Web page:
Cloud Provider Commentary

Dec 21 2012   5:50PM GMT

Xerox developing user-friendly cloud portal, aims to add price comparison

Jessica Scarpati Jessica Scarpati Profile: Jessica Scarpati

As we’ve mentioned before, we can’t always squeeze everything we want to in a story. So while yesterday we shared some deleted scenes from my Q&A with Michael Cohn, co-founder of Cloud Sherpas, today we bring you some outtakes from my interview with Ken Stephens, senior vice president of cloud services at Xerox.

When I had asked Ken about his “New Year’s resolution” for Xerox’s cloud, he mentioned something I’ve been hearing a lot from cloud providers over the past year: Portals.

Does this mean we get to do another Star Trek reboot?

So many cloud providers I’ve spoken to are concerned with improving the usability of their customer portals. Now that we have the back-end figured out, it’s time to make the customer-facing stuff look pretty.

With that in mind, I asked him to explain what his ideal cloud portal would look like.

Over the past year, I’ve heard a lot of providers talk about portals. Is there something specific that you would like to change or evolve?

Ken Stephens: We have some innovation [in our cloud portal] that we’ve developed and will introduce. I suspect we’re not the only ones [to have done so]. Because today, when you go out and you buy a computer on the Dell site, as an example, you see a picture of it. Then, you pick and choose what your options are. It prices it for you, and you hit “buy,” “move to cart” or whatever. That works pretty well for buying hardware. But buying cloud services might be a little geek-ish. [You say], “I want 4 gigs of RAM.” You have to know the technology a bit to really get what you want in the cloud. I think that’s a little complicated.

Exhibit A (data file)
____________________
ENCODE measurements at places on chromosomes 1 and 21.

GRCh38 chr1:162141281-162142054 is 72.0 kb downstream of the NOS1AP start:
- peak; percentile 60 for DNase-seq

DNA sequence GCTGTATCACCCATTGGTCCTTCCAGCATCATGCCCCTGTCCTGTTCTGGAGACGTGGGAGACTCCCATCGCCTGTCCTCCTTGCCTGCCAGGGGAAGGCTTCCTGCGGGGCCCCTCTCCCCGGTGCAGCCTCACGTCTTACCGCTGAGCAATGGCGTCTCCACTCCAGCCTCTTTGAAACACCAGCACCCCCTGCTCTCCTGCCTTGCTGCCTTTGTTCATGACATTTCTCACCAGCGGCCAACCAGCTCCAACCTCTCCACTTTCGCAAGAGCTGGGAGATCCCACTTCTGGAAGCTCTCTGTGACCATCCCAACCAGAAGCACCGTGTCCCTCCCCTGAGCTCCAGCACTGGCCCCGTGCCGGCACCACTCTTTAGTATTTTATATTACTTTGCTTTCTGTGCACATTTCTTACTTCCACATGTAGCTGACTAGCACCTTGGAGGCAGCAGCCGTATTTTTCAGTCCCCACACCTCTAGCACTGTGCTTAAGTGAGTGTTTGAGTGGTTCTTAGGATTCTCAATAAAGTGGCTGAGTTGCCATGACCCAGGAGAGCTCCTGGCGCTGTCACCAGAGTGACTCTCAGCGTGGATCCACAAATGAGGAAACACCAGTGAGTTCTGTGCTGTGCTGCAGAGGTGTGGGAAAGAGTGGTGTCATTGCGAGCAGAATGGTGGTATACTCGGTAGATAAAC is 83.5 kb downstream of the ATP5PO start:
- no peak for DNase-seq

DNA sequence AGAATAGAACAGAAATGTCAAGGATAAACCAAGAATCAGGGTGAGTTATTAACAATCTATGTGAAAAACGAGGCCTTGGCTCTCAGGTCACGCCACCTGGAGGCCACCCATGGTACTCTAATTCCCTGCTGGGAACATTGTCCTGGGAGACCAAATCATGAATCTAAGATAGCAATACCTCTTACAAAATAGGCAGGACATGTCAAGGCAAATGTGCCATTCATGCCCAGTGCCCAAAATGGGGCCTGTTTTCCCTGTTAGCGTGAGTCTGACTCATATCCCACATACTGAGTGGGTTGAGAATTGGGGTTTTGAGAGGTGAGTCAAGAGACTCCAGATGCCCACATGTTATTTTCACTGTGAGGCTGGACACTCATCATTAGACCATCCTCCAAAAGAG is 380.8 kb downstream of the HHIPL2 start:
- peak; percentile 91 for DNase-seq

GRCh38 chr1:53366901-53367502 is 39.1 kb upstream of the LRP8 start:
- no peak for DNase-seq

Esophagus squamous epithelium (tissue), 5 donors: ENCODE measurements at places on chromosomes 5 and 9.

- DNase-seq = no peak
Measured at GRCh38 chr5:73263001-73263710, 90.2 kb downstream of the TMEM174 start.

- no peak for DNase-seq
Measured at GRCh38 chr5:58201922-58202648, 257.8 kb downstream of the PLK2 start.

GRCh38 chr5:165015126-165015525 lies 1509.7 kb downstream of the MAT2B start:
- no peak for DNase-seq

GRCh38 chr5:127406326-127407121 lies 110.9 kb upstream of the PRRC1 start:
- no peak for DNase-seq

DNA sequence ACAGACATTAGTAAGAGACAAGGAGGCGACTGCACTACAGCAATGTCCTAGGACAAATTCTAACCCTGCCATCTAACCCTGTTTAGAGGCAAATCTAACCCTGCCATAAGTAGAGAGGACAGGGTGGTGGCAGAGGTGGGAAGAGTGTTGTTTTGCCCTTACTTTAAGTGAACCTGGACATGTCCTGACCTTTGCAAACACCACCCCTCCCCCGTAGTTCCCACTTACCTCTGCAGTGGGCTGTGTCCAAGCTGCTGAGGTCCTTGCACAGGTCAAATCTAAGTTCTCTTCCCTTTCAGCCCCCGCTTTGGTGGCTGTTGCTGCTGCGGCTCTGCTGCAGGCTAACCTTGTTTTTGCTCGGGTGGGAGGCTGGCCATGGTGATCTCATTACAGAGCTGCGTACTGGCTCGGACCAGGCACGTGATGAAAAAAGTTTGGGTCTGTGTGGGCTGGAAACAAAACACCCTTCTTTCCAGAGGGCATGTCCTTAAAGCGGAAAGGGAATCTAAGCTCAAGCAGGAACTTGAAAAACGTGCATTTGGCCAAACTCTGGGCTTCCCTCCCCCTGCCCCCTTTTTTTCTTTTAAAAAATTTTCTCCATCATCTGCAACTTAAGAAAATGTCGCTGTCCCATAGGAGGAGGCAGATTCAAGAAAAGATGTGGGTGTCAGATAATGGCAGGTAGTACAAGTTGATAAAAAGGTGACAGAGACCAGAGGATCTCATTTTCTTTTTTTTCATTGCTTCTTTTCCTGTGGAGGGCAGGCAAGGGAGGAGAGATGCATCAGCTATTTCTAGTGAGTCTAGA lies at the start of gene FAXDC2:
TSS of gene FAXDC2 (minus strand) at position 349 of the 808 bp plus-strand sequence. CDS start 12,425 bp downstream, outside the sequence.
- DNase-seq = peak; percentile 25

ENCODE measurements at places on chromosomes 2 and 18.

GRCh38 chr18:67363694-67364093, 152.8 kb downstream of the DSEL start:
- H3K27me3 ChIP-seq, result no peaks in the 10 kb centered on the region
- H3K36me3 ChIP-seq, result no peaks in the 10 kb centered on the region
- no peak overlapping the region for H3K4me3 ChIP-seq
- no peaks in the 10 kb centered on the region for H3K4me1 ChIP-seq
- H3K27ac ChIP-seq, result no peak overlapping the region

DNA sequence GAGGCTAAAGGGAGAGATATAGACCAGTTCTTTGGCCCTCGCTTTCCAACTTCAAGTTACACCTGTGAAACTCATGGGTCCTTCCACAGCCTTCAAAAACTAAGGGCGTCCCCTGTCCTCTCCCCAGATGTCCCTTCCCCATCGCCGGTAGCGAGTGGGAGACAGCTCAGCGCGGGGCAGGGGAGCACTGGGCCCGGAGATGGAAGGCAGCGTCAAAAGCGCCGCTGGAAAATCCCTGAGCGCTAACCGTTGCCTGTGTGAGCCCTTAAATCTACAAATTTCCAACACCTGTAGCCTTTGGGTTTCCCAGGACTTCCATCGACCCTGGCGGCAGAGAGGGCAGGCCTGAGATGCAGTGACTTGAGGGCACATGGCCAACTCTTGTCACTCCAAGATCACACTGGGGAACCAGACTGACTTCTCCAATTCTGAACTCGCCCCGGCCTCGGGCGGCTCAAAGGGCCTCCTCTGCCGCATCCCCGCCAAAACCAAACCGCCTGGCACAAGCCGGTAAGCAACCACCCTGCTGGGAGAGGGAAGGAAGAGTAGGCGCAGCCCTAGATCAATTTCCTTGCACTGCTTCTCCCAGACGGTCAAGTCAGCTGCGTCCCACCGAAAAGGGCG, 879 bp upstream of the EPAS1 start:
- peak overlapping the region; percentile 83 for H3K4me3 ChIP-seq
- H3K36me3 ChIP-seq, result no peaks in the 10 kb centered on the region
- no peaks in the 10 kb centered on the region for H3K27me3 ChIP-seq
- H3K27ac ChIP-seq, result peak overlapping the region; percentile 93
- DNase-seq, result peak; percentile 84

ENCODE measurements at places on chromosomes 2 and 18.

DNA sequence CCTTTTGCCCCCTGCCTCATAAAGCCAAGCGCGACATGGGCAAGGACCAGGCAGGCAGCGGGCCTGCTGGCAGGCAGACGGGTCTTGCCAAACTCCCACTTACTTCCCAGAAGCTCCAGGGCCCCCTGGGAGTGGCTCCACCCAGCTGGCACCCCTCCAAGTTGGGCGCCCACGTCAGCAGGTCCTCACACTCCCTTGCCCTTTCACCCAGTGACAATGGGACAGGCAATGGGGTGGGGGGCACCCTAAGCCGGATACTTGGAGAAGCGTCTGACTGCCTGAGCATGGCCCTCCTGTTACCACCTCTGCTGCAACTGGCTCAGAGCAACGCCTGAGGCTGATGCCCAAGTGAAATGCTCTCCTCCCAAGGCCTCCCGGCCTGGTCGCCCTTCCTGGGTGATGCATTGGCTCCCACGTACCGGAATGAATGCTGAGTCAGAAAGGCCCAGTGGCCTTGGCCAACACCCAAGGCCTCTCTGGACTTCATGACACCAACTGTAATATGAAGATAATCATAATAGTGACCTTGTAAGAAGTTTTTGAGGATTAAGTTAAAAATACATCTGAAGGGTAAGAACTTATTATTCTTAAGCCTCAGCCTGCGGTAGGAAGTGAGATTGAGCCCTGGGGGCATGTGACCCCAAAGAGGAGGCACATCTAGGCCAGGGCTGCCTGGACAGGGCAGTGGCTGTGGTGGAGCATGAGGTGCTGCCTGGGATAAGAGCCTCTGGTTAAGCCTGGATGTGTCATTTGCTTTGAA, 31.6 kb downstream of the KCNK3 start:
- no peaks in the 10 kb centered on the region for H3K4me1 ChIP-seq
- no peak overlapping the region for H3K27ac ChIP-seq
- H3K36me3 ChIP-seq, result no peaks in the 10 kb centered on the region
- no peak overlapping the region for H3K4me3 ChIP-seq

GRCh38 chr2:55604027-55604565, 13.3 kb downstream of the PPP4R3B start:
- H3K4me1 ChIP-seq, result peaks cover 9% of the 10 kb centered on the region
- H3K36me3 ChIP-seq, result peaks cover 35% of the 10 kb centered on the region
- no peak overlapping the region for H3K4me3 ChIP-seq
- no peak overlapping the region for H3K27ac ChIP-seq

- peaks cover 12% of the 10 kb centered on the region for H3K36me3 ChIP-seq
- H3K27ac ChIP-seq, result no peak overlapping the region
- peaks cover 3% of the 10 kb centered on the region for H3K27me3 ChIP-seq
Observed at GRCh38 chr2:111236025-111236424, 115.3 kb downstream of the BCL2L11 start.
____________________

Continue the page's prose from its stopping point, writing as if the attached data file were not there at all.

What we will introduce — and again, I don’t think we’re alone — is [a portal in which] you will be able to go out and say, “I want to run an ERP application with about 100 users. I expect performance to be high, medium or acceptable,” with some definitions around that. You will hit “submit,” and it will come back and tell you what configuration that you need to run in the cloud and what it will cost.

Then, on top of that, I’ll introduce a service in 2013 that will do a comparison. Think about Progressive Insurance — the advertisement that Progressive does all the time. You go onto their site and plug in what you want for insurance for your car. It will come back and tell you the cost from State Farm and Allstate, as well as Progressive.

We will be able to do that in our cloud. You go in and say what you want. It will say, “By the way, if you buy it from Rackspace, it costs this much. If you buy it from Amazon, it costs this much. If you buy it from us, it costs this much.

You’re going to see some innovative things, in terms of [making cloud portals] easier to use.

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